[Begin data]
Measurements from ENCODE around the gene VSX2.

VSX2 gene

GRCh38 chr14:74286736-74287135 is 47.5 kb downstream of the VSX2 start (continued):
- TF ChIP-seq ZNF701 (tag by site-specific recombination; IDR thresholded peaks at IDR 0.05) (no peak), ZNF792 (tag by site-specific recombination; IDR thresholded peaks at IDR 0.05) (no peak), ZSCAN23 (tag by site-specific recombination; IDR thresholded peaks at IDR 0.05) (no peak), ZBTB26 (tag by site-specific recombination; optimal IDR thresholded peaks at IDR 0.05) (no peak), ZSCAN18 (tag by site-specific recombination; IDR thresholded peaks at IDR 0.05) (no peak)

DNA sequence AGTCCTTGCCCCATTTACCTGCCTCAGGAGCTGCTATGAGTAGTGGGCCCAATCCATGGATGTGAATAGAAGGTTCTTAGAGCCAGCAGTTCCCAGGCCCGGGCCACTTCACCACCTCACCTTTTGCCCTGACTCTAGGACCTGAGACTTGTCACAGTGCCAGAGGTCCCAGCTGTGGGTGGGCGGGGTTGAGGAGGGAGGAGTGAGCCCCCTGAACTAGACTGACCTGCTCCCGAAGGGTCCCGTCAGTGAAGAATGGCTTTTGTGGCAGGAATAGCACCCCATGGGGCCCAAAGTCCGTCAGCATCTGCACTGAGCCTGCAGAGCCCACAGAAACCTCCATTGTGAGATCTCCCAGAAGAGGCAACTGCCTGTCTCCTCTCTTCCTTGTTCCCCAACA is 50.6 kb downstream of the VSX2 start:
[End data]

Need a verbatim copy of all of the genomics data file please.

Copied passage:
Measurements from ENCODE around the gene VSX2.

VSX2 gene

GRCh38 chr14:74286736-74287135 is 47.5 kb downstream of the VSX2 start (continued):
- TF ChIP-seq ZNF701 (tag by site-specific recombination; IDR thresholded peaks at IDR 0.05) (no peak), ZNF792 (tag by site-specific recombination; IDR thresholded peaks at IDR 0.05) (no peak), ZSCAN23 (tag by site-specific recombination; IDR thresholded peaks at IDR 0.05) (no peak), ZBTB26 (tag by site-specific recombination; optimal IDR thresholded peaks at IDR 0.05) (no peak), ZSCAN18 (tag by site-specific recombination; IDR thresholded peaks at IDR 0.05) (no peak)

DNA sequence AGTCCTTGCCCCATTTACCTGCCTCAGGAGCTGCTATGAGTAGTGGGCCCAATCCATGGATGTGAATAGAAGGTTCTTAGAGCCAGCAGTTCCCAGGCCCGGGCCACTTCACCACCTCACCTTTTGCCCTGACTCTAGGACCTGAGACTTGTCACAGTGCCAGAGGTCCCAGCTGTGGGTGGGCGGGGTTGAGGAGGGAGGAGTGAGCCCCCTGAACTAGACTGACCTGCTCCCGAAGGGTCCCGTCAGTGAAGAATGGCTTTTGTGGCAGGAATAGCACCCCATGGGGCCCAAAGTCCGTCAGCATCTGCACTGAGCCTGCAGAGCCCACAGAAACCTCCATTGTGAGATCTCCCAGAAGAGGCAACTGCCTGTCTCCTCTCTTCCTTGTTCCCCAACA is 50.6 kb downstream of the VSX2 start: